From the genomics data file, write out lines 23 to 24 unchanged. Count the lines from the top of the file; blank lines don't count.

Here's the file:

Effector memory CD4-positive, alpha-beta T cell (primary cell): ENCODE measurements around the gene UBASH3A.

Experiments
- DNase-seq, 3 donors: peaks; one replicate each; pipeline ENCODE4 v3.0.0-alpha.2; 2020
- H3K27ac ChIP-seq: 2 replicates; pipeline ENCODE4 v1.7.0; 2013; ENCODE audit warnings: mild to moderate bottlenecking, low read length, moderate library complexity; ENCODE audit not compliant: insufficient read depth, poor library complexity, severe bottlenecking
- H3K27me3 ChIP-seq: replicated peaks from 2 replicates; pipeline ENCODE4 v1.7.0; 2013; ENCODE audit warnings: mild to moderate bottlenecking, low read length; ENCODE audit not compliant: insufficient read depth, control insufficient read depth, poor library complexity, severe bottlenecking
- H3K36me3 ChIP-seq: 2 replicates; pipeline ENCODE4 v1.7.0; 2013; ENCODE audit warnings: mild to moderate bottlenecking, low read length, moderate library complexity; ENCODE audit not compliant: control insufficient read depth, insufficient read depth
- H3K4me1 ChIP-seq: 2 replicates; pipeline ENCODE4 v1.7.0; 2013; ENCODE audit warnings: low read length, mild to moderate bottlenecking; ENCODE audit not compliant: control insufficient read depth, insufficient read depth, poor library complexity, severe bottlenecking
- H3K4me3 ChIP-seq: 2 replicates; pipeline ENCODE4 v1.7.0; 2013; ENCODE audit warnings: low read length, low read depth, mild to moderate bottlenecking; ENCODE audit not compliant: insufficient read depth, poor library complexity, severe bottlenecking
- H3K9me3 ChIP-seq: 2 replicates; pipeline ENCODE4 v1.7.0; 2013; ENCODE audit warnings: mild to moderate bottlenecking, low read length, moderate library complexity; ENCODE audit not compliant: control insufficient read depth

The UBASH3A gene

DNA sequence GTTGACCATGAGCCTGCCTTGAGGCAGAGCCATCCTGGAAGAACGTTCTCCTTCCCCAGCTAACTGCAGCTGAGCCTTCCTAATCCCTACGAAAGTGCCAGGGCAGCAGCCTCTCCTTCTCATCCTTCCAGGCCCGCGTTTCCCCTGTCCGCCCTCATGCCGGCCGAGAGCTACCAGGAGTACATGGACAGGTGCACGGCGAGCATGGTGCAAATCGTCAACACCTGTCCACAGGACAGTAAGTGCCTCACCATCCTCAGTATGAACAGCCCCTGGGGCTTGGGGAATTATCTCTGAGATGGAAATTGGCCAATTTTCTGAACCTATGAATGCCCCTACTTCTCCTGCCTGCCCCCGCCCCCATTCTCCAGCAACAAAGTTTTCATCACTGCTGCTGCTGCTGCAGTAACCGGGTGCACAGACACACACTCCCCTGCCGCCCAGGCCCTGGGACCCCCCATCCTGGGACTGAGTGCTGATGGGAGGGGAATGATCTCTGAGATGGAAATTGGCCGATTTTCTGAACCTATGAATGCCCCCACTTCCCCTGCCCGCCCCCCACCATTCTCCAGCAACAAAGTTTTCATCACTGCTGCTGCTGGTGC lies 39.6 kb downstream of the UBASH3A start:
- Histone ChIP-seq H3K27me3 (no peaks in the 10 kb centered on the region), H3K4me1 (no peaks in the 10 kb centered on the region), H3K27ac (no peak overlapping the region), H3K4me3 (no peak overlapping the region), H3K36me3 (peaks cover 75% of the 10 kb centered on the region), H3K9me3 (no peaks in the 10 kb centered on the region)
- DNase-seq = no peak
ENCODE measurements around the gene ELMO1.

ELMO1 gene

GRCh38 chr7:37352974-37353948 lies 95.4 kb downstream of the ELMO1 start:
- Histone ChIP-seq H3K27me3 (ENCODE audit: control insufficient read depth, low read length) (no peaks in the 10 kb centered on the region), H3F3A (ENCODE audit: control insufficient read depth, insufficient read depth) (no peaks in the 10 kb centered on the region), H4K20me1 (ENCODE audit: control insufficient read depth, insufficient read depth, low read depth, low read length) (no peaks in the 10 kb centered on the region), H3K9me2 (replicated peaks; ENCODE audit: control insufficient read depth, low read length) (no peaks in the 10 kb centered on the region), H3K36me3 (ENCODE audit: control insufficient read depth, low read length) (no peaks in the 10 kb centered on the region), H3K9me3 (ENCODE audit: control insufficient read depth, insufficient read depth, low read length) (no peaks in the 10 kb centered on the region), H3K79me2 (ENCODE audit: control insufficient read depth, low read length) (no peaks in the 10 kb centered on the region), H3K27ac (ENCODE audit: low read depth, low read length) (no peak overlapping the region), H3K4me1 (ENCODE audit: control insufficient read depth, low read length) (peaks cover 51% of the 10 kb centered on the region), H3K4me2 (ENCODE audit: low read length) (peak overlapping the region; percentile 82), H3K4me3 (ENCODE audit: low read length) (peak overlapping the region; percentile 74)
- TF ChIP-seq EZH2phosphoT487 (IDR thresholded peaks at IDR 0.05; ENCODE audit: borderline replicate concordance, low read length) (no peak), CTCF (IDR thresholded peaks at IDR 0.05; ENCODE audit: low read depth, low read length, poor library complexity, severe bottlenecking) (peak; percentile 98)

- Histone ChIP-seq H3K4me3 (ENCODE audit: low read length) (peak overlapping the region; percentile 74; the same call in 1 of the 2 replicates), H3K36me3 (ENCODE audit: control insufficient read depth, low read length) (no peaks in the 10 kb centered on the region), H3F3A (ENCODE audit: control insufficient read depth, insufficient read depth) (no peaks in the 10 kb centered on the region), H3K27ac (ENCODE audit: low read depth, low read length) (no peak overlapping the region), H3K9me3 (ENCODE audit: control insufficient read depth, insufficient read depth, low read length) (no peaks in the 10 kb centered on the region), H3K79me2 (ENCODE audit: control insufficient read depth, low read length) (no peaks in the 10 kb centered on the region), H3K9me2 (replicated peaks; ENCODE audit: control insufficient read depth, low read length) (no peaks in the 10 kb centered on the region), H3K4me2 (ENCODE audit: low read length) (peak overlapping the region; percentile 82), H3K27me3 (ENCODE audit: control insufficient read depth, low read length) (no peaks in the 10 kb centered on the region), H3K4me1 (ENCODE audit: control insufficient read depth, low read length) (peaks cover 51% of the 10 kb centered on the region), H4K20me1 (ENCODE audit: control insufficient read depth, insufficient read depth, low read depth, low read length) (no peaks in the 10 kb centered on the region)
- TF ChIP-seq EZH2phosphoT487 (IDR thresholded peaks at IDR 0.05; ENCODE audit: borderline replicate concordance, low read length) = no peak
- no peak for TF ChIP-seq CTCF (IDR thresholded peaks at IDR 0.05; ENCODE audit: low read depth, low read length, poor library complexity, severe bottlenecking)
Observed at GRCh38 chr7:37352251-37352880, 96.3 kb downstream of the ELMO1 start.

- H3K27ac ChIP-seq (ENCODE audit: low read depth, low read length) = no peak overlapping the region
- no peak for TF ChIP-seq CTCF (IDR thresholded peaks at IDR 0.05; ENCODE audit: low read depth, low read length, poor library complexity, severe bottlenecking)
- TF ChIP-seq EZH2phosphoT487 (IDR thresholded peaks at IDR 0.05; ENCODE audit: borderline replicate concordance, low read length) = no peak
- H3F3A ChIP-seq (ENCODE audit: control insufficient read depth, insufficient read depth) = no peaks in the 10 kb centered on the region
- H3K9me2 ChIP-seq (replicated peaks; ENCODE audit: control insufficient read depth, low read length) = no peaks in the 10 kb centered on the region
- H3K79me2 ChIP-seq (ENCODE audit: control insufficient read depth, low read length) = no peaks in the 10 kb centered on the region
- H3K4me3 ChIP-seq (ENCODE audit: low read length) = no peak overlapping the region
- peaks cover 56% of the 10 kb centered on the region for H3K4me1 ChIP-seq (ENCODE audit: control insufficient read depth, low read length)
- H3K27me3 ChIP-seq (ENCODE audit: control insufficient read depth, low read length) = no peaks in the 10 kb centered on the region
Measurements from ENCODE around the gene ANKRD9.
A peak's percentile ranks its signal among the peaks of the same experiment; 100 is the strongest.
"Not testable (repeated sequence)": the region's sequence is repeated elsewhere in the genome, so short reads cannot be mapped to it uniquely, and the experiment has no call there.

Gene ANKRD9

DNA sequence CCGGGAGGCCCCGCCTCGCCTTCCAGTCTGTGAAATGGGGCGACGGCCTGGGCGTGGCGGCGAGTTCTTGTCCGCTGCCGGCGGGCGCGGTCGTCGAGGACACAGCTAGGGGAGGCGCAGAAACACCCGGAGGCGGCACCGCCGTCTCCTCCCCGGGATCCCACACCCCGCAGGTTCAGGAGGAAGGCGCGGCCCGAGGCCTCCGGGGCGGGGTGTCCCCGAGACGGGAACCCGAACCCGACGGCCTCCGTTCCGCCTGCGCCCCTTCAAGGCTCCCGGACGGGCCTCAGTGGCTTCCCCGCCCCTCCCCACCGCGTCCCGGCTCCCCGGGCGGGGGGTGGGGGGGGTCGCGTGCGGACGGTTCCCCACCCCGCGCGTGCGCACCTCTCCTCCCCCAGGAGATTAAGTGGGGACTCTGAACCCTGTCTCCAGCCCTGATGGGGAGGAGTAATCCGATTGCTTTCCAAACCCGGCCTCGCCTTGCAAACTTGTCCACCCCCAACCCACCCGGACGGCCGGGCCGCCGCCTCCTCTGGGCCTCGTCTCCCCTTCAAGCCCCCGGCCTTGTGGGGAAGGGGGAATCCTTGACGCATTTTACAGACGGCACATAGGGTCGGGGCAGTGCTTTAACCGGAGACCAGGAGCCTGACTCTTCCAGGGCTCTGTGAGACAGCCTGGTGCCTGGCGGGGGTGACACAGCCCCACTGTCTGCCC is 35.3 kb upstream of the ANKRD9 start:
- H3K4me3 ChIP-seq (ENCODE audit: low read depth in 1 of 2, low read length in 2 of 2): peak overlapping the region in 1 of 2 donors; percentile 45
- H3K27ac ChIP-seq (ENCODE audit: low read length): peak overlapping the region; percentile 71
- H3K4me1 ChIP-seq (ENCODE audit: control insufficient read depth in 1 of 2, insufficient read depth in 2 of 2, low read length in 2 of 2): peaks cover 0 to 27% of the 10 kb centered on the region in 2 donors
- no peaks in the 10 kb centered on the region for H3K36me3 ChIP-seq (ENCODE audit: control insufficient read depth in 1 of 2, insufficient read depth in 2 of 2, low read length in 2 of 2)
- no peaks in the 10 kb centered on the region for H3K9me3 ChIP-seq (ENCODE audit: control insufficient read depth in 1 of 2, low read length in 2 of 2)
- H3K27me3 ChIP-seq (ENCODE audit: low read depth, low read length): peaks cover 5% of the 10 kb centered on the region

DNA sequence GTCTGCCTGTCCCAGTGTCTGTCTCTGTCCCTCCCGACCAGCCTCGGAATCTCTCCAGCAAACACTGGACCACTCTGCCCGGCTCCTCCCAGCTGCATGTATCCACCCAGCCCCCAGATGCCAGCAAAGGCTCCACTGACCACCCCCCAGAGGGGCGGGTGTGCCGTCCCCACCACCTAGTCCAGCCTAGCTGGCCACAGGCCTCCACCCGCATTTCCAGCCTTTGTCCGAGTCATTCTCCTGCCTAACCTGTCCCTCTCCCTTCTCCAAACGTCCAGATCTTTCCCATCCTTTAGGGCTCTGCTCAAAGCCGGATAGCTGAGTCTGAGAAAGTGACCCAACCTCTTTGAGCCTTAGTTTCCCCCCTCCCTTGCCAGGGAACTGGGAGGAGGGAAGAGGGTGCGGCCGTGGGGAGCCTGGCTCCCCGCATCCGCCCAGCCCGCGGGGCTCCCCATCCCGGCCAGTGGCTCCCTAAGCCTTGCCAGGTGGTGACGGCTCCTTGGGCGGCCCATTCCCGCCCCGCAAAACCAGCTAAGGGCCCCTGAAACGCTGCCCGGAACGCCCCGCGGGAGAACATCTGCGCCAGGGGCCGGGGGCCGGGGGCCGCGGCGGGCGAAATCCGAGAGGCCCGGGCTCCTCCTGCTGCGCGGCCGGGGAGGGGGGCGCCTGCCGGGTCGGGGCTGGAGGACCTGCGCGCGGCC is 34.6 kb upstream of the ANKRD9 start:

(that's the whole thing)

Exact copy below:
- H3K27ac ChIP-seq (ENCODE audit: low read depth, low read length) = no peak overlapping the region
- no peak for TF ChIP-seq CTCF (IDR thresholded peaks at IDR 0.05; ENCODE audit: low read depth, low read length, poor library complexity, severe bottlenecking)